A person without a sense of humor is like a wagon without springs, jolted by every pebble in the road. ~ Henry Ward Beecher

As time goes by, this whole thing with my father has all but consumed my daily thoughts. I worry about Le and Vanessa, I worry about my father, I worry about my Aunt, and I worry about me, too.

Le has distanced herself from the family and has really distanced herself from me since she learned that I have power of attorney over my father’s affairs now. I’m not sure she completely understands the concept of power of attorney, but I wonder if the word “power” unsettles her a bit. She won’t take my calls, won’t respond to my instant messages.

My father has sunk into a deep, dark depression. Although I try to chat with him a bit every day on instant messenger, and I know it helps that SOMEONE is talking to him, he starts each day off way down in that pit and I have to try to pull him back out of it.

I charged my aunt to call my father, to get off her chest what she’s kept silent all these months for fear of what she’d say. I told her to get those things said NOW, so she can move past them and not have those angry, ugly words ringing in my father’s head the day he goes away to prison. She’d never forgive herself if she let that happen.

Me? I still have such jumbled emotions about everything. I’m angry with my father, yet I feel something for him. Lisa says it’s compassion — maybe so. I’m angry with Le for shutting me out yet, I also realize that my anger is borne of fear that she’s making decisions that are pure reaction to her anger and that she’s not thinking about the long-term consequences of those decisions and how they’ll affect not only her, but her daughter.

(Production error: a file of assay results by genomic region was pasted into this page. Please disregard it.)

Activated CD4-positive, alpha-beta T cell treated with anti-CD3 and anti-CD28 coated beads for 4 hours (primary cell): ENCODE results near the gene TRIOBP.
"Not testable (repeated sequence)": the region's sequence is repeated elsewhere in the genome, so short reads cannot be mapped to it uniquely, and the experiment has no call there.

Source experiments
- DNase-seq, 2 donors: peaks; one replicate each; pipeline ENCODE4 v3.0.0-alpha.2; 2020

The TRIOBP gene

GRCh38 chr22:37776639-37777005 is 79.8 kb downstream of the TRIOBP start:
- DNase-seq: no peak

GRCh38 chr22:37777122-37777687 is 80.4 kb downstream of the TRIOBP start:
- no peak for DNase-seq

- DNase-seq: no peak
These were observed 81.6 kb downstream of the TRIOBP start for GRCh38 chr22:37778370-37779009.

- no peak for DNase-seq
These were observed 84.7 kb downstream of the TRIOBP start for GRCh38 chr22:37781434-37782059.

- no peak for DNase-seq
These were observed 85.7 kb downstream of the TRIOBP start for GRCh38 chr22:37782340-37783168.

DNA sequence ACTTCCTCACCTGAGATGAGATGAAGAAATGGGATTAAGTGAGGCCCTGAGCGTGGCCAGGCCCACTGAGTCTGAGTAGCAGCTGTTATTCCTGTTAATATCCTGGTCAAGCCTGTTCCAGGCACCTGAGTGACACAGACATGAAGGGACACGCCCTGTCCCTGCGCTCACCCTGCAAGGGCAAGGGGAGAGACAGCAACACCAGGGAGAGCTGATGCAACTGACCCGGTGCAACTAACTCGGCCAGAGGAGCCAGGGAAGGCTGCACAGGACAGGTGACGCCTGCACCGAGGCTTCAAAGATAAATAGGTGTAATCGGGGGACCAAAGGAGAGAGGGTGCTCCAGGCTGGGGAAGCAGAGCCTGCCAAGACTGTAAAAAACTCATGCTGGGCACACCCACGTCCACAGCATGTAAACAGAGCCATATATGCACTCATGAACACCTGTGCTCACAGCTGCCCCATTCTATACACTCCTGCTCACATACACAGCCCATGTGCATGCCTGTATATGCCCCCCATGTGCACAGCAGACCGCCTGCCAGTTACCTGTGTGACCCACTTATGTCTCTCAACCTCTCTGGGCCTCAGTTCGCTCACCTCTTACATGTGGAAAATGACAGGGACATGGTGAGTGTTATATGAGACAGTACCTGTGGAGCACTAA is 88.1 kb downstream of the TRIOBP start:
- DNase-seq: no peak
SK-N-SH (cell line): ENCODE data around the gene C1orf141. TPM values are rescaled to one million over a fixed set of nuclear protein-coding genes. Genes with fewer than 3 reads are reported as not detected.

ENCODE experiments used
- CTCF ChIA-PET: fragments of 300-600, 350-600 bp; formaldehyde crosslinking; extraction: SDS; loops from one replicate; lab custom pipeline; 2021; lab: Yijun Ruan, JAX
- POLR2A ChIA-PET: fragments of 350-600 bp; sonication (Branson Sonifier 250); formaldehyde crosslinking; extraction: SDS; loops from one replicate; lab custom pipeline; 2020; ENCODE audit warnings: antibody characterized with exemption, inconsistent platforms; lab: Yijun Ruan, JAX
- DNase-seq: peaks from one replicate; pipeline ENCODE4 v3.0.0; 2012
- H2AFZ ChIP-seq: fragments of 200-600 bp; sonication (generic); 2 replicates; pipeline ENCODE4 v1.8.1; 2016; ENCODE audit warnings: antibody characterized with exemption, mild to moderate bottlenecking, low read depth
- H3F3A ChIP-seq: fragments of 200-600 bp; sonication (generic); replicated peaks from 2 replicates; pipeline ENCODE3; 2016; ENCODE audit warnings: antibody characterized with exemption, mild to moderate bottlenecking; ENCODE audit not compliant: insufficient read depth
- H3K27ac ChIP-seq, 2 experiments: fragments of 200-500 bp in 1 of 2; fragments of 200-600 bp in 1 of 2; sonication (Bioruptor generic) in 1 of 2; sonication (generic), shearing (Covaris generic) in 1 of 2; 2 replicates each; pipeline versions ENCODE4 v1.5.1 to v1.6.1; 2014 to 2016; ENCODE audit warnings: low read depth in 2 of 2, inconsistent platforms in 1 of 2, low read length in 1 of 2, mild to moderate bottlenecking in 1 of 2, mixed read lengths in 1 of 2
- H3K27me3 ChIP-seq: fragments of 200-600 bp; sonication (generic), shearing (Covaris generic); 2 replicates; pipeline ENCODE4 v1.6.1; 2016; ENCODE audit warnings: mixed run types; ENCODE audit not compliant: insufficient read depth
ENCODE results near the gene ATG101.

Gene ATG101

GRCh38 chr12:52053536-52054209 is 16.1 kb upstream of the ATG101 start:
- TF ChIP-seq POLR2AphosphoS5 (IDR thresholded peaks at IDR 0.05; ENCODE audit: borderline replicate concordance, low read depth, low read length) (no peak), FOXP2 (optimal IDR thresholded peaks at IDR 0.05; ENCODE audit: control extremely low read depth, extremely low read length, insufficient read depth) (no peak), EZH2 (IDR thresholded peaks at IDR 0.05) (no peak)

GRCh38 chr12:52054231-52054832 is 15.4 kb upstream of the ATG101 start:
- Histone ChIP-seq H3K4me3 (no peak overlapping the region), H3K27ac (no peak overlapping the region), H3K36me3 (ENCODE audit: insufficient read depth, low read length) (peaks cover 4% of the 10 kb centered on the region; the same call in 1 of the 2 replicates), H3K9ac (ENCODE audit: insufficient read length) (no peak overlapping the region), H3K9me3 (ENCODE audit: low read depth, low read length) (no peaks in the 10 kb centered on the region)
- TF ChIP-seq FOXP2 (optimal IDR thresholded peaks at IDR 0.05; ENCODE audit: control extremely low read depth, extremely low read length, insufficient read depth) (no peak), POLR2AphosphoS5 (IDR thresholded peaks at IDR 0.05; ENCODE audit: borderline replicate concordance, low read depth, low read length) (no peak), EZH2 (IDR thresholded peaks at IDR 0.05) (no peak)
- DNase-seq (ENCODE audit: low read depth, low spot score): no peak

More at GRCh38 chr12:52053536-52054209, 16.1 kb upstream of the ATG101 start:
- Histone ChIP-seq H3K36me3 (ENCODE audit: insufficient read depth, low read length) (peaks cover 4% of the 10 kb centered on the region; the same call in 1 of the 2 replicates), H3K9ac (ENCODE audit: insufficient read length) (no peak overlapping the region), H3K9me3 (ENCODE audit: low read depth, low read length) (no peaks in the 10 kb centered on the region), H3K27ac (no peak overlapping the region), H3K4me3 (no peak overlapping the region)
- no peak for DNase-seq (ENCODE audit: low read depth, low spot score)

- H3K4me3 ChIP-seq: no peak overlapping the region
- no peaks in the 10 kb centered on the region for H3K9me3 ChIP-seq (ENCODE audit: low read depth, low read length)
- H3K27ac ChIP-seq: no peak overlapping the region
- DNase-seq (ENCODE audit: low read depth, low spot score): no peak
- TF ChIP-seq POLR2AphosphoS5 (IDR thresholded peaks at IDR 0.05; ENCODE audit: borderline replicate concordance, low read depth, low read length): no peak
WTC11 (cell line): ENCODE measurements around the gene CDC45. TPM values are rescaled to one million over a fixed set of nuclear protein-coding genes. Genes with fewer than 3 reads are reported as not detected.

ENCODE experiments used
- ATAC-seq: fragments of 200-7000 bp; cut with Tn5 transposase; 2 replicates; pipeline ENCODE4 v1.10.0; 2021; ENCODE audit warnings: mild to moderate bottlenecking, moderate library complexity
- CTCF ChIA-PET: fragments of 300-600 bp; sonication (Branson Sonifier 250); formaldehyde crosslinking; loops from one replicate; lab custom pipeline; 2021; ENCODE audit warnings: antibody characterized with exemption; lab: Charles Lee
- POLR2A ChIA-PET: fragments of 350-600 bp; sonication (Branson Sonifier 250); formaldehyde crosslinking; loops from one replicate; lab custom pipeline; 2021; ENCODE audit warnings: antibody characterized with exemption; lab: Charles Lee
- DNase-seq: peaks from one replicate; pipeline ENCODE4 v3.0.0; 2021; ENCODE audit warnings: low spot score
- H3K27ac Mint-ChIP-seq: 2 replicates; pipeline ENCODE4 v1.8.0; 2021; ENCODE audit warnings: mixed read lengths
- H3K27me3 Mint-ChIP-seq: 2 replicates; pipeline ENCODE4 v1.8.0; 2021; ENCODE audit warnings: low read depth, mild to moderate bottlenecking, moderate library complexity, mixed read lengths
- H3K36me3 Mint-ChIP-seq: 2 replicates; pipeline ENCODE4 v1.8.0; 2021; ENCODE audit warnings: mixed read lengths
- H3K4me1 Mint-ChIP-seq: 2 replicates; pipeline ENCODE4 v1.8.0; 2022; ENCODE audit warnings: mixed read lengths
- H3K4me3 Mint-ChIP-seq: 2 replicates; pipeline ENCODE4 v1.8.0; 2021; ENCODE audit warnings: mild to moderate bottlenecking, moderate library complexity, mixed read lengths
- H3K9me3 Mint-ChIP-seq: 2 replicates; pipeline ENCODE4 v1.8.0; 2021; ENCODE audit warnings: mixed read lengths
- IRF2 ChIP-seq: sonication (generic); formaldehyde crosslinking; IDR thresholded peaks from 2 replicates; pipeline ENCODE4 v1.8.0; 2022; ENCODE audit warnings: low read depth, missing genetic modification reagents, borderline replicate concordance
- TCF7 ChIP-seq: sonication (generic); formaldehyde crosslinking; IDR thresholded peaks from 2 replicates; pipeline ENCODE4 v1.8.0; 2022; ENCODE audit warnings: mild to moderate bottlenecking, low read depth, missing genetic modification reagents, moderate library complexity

I cry a lot these days.

And so, I sat here at work yesterday, full of jumbled emotions. Lisa called, as she often does during the day, and it’s always so good just to hear her voice. I was whining about the whole thing and, although I’m not sure how we got there, she encouraged me to soften things for my father by telling him that he’d be going to live for the next two years, in a gated community, like the kind people pay good money to live in. Plenty of security, lots of police patrols…

It took me nearly a half hour before the laughter died down.

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